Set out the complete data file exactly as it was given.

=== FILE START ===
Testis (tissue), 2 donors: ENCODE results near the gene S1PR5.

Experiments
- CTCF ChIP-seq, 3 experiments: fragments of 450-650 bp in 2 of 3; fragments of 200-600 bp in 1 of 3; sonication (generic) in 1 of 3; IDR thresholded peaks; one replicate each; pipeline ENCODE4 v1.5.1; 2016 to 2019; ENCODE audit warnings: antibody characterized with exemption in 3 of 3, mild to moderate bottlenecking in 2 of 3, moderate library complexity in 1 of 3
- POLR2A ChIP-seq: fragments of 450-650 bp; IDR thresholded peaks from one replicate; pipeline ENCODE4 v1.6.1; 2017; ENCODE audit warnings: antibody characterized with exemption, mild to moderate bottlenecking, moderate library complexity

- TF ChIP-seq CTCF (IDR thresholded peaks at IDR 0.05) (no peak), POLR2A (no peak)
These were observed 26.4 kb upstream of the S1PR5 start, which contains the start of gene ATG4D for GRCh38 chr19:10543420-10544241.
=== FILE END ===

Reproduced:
Testis (tissue), 2 donors: ENCODE results near the gene S1PR5.

Experiments
- CTCF ChIP-seq, 3 experiments: fragments of 450-650 bp in 2 of 3; fragments of 200-600 bp in 1 of 3; sonication (generic) in 1 of 3; IDR thresholded peaks; one replicate each; pipeline ENCODE4 v1.5.1; 2016 to 2019; ENCODE audit warnings: antibody characterized with exemption in 3 of 3, mild to moderate bottlenecking in 2 of 3, moderate library complexity in 1 of 3
- POLR2A ChIP-seq: fragments of 450-650 bp; IDR thresholded peaks from one replicate; pipeline ENCODE4 v1.6.1; 2017; ENCODE audit warnings: antibody characterized with exemption, mild to moderate bottlenecking, moderate library complexity

- TF ChIP-seq CTCF (IDR thresholded peaks at IDR 0.05) (no peak), POLR2A (no peak)
These were observed 26.4 kb upstream of the S1PR5 start, which contains the start of gene ATG4D for GRCh38 chr19:10543420-10544241.